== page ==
I have worked with archivists for a little time now and think they manage incredibly important repositories of state government, cultural and scientific knowledge. It is our collective memory and we trust the archivists and the system to keep it as objective as possible. They are so important in fact that they are often the first information targets of war.
My first emotional connection to an archive happened when I was a the opening of the Centre of Information as Evidence and heard a post modernist paper given by Professor Sue McKemmish entitled Evidence of Us … Always in a Process of Becoming and then read her ground breaking paper entitled Evidence of Me (scroll down). It was then that i realized how these institutions speak of and to us across time. My story, your story, our story can be re-woven and re-told, re-woven and re-told again and again from the records.
This summer I watched the film, The Lives of Others. In the film, I discovered the second reference to the scent archives. I had read references about them while doing scent research and heard that there were massive repositories somewhere but that was it. The Germans found a very clever way to ensure they could find you again. They would interrogate people by making them sit on their hands to capture beads of sweat and scent traces in the cloth they were sitting on. This cloth would then be removed from the chair, sealed in air tight jars, labelled and archived, should they need to get a sniffer dog to track you down again. But that is not what struct me most about the film. Towards the end, the lead actor goes to the newly opened East German archive to access documents about himself and his wife as he believes he was under observation by the regime before the fall of the wall. While doing so he makes a most profound and astonishing discovery of absolute human compassion. The stories, stories and stories in the transcripts. The words, the missing words, and the memories associated with the transcripts he reads spoke of a respect and love I have never witnessed or experienced from watching a film before. The film and the story help me believe in the beauty of the human condition. The possibility of it. The importance of poets, writers and artists. That film also helped me understand why the East German Engineers and free communication infrastructure people are so dedicated to their work.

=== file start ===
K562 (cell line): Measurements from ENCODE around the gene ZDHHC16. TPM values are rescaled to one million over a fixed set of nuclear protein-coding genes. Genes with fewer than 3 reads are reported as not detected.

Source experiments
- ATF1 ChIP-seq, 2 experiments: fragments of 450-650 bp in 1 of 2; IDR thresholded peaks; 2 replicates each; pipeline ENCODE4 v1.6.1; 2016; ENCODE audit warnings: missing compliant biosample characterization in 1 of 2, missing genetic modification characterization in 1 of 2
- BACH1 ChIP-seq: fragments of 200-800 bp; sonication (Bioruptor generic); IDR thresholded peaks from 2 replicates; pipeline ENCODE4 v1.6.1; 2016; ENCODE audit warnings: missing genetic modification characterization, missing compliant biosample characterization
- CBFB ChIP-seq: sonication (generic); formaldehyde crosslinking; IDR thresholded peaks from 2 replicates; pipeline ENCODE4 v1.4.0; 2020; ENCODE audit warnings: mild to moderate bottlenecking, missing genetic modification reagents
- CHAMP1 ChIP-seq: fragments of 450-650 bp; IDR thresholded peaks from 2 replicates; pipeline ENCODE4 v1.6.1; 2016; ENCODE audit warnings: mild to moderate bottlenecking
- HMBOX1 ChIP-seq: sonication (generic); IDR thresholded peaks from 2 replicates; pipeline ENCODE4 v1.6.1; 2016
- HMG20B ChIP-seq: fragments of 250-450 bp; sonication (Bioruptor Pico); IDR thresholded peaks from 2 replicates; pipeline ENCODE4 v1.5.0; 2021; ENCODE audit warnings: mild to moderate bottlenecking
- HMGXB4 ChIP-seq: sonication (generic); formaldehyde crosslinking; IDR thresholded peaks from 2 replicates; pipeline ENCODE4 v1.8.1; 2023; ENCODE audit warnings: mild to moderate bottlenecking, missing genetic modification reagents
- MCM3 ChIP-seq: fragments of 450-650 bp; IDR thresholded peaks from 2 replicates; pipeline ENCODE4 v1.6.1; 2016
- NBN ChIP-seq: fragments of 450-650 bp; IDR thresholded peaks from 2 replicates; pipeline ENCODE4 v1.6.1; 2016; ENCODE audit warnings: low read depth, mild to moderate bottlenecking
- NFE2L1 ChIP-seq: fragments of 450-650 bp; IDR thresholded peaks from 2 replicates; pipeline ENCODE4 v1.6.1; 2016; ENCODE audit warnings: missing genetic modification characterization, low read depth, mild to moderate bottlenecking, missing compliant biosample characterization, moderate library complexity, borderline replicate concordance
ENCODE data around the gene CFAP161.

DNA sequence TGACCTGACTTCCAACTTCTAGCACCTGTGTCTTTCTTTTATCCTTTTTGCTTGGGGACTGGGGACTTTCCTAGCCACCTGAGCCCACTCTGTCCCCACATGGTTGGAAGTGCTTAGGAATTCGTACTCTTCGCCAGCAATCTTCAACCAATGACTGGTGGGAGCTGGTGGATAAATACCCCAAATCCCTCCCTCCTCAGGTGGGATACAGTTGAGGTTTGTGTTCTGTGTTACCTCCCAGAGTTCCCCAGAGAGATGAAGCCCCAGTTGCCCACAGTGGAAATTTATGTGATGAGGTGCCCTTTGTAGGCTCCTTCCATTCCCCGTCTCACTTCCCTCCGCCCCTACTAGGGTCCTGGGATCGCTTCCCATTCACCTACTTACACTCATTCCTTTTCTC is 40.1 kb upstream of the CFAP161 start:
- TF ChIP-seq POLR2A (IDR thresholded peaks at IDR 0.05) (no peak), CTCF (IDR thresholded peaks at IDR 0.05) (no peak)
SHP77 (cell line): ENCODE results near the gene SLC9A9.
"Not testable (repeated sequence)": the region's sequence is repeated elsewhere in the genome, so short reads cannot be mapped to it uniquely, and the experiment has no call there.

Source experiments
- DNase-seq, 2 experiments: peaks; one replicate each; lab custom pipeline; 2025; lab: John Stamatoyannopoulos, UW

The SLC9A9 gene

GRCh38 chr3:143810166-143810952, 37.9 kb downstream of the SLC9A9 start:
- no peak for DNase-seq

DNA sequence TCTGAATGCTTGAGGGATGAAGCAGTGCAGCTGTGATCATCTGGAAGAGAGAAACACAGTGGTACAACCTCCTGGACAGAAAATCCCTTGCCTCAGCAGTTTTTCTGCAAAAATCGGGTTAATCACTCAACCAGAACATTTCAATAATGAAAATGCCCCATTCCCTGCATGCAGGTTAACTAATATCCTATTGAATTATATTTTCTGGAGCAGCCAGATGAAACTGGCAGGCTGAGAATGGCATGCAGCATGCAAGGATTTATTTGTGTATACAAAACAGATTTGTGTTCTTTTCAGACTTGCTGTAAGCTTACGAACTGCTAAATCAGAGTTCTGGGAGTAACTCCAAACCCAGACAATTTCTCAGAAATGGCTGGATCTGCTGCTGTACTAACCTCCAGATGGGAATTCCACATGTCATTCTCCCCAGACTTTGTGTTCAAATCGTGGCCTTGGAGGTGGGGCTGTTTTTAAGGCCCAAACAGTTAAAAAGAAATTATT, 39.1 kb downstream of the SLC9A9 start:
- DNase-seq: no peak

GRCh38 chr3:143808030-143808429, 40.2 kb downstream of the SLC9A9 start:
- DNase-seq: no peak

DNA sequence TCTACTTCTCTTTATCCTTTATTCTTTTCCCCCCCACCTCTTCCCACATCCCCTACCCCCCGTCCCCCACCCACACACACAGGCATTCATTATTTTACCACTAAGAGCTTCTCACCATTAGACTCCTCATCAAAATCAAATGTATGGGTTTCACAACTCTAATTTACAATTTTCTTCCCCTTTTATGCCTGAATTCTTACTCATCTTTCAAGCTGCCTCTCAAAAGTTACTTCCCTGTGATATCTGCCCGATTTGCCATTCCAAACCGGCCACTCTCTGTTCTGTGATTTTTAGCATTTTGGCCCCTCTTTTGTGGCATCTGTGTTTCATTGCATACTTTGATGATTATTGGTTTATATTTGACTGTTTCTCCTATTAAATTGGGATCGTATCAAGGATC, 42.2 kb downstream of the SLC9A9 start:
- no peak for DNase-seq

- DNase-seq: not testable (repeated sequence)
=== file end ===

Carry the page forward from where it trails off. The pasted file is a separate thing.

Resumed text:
Now, the International Tracing Service Archives will open to the public. The
11 countries that oversee a vast archive in Germany of Nazi documents and concentration camp records have completed ratification of an accord to open its doors to the public, ending more than 60 years of secrecy, the Red Cross said Wednesday.
The archive in Bad Arolsen, Germany, is administered by the International Tracing Service, an arm of the International Committee of the Red Cross, and has been used exclusively to trace missing persons, reunite families and provide documentation to victims of Nazi persecution to support compensation claims.
Mr. Meister said a long list of academics and research organizations already have applied to begin work in the archive, which includes untapped documents of communications among Nazi officials, camp registrations, transportation lists, slave labour files and death lists that detail the mechanics of the Nazi torment. (Globe And Mail)
There will be more stories and many pasts to trace. Lets not forget what we have done and what we can become.